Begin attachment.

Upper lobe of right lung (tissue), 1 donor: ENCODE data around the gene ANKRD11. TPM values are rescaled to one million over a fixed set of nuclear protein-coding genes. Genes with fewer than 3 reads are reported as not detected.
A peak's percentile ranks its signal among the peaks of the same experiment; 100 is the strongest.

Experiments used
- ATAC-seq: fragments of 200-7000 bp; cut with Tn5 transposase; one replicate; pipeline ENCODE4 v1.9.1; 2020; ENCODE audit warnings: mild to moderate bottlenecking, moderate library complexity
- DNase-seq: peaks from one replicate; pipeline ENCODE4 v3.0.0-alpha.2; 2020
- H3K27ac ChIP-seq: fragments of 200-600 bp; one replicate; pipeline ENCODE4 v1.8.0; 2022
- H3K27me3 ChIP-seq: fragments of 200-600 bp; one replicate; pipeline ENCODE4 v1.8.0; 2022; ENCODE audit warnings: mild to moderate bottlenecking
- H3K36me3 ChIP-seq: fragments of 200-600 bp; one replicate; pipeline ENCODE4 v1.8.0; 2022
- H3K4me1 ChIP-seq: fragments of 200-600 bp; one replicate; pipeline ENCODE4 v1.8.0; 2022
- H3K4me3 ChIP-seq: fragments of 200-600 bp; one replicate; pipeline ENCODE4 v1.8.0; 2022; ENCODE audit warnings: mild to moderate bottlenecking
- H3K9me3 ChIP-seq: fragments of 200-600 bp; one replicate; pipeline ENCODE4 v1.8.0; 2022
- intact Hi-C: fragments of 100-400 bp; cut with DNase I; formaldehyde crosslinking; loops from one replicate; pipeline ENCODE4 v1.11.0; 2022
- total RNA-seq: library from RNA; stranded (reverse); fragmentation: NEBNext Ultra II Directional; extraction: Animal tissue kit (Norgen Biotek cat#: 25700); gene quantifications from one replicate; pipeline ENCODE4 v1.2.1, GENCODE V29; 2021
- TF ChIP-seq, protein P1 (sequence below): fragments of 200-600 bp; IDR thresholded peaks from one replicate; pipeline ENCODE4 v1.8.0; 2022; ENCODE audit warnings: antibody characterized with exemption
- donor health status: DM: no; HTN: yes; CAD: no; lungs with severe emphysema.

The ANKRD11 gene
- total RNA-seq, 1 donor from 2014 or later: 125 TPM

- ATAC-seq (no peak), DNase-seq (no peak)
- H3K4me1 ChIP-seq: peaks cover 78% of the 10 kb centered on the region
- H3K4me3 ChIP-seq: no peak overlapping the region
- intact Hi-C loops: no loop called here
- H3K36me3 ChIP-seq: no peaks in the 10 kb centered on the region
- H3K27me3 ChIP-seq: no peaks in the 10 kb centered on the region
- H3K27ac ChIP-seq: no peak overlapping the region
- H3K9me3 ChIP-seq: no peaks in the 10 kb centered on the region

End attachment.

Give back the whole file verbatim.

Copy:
Upper lobe of right lung (tissue), 1 donor: ENCODE data around the gene ANKRD11. TPM values are rescaled to one million over a fixed set of nuclear protein-coding genes. Genes with fewer than 3 reads are reported as not detected.
A peak's percentile ranks its signal among the peaks of the same experiment; 100 is the strongest.

Experiments used
- ATAC-seq: fragments of 200-7000 bp; cut with Tn5 transposase; one replicate; pipeline ENCODE4 v1.9.1; 2020; ENCODE audit warnings: mild to moderate bottlenecking, moderate library complexity
- DNase-seq: peaks from one replicate; pipeline ENCODE4 v3.0.0-alpha.2; 2020
- H3K27ac ChIP-seq: fragments of 200-600 bp; one replicate; pipeline ENCODE4 v1.8.0; 2022
- H3K27me3 ChIP-seq: fragments of 200-600 bp; one replicate; pipeline ENCODE4 v1.8.0; 2022; ENCODE audit warnings: mild to moderate bottlenecking
- H3K36me3 ChIP-seq: fragments of 200-600 bp; one replicate; pipeline ENCODE4 v1.8.0; 2022
- H3K4me1 ChIP-seq: fragments of 200-600 bp; one replicate; pipeline ENCODE4 v1.8.0; 2022
- H3K4me3 ChIP-seq: fragments of 200-600 bp; one replicate; pipeline ENCODE4 v1.8.0; 2022; ENCODE audit warnings: mild to moderate bottlenecking
- H3K9me3 ChIP-seq: fragments of 200-600 bp; one replicate; pipeline ENCODE4 v1.8.0; 2022
- intact Hi-C: fragments of 100-400 bp; cut with DNase I; formaldehyde crosslinking; loops from one replicate; pipeline ENCODE4 v1.11.0; 2022
- total RNA-seq: library from RNA; stranded (reverse); fragmentation: NEBNext Ultra II Directional; extraction: Animal tissue kit (Norgen Biotek cat#: 25700); gene quantifications from one replicate; pipeline ENCODE4 v1.2.1, GENCODE V29; 2021
- TF ChIP-seq, protein P1 (sequence below): fragments of 200-600 bp; IDR thresholded peaks from one replicate; pipeline ENCODE4 v1.8.0; 2022; ENCODE audit warnings: antibody characterized with exemption
- donor health status: DM: no; HTN: yes; CAD: no; lungs with severe emphysema.

The ANKRD11 gene
- total RNA-seq, 1 donor from 2014 or later: 125 TPM

- ATAC-seq (no peak), DNase-seq (no peak)
- H3K4me1 ChIP-seq: peaks cover 78% of the 10 kb centered on the region
- H3K4me3 ChIP-seq: no peak overlapping the region
- intact Hi-C loops: no loop called here
- H3K36me3 ChIP-seq: no peaks in the 10 kb centered on the region
- H3K27me3 ChIP-seq: no peaks in the 10 kb centered on the region
- H3K27ac ChIP-seq: no peak overlapping the region
- H3K9me3 ChIP-seq: no peaks in the 10 kb centered on the region